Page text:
W3C home > Mailing lists > Public > www-math@w3.org > March 2008

Re: Exploring new vocabularies for HTML

From: Henri Sivonen <hsivonen@iki.fi>
Date: Mon, 31 Mar 2008 22:03:40 +0300
Cc: Anne van Kesteren <annevk@opera.com>, David Carlisle <davidc@nag.co.uk>, ian@hixie.ch, public-html@w3.org, www-math@w3.org
Message-Id: <EAA2F33F-9236-4F44-8529-CBE603A4254B@iki.fi>
To: Bruce Miller <bruce.miller@nist.gov>

On Mar 31, 2008, at 20:17, Bruce Miller wrote:
> So, Classic MathML, provided it didn't use namespace prefixes, I  
> assume, would be valid to embed in HTML5?

I consider that a requirement (at least when there are no OpenMath  
annotation-xml subtrees).

> Are you referring to the exporting of MathML as XML
> a not-necessarily-mandated "UI feature" ?
> That seems really bad to me.

In general, UI is where HTML5 allows browser-vendors to innovate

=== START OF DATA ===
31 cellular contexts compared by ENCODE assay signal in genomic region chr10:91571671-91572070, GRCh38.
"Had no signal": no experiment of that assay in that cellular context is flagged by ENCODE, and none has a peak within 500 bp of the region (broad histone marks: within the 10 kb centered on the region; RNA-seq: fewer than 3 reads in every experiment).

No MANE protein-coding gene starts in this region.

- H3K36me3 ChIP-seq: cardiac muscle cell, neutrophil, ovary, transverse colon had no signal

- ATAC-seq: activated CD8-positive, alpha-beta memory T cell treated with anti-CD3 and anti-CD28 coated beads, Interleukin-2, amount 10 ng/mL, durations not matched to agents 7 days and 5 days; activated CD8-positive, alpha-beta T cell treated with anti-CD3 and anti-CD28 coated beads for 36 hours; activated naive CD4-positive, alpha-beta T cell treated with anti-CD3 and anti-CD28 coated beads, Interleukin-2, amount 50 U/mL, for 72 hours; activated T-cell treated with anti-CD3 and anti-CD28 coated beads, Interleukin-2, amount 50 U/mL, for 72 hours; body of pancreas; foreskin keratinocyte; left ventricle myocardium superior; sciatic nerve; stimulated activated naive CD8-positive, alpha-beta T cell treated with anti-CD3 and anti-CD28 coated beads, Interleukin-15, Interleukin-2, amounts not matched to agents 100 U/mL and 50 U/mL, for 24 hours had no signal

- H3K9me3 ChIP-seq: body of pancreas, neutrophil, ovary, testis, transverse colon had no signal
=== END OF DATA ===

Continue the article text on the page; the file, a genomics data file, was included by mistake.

freely. Firefox already has View MathML Source in the context menu, so  
I wouldn't be too worried.

> Besides, if, as you say, MathML as XML would be allowed in HTML5,  
> there'd be no need for a browser to export the HTML5 serialization.

This already came up in the SVG discussion. Even if you allow copying  
and pasting (unprefixed) MathML or SVG XML source into text/html, you  
still need an HTML5 parser and an XML serializer to extract MathML-in- 
text/html or SVG-in-text/html from the Web into XML-only apps *in the  
general case*, because someone out there *will* produce markup that  
parses as HTML5 but not as XML.

If you refuse to use an HTML5 parser either in the browser, as a  
standalone tool or integrated into an importing editor, HTML authors  
have a very simple copy protection mechanism to use against you. :-)

The mistake with insisting on the syntax looking like XML in order to  
enable reuse is the expectation that HTML authors will cooperate with  
you. They won't--either accidentally or deliberately.

Henri Sivonen
Received on Monday, 31 March 2008 19:04:29 UTC

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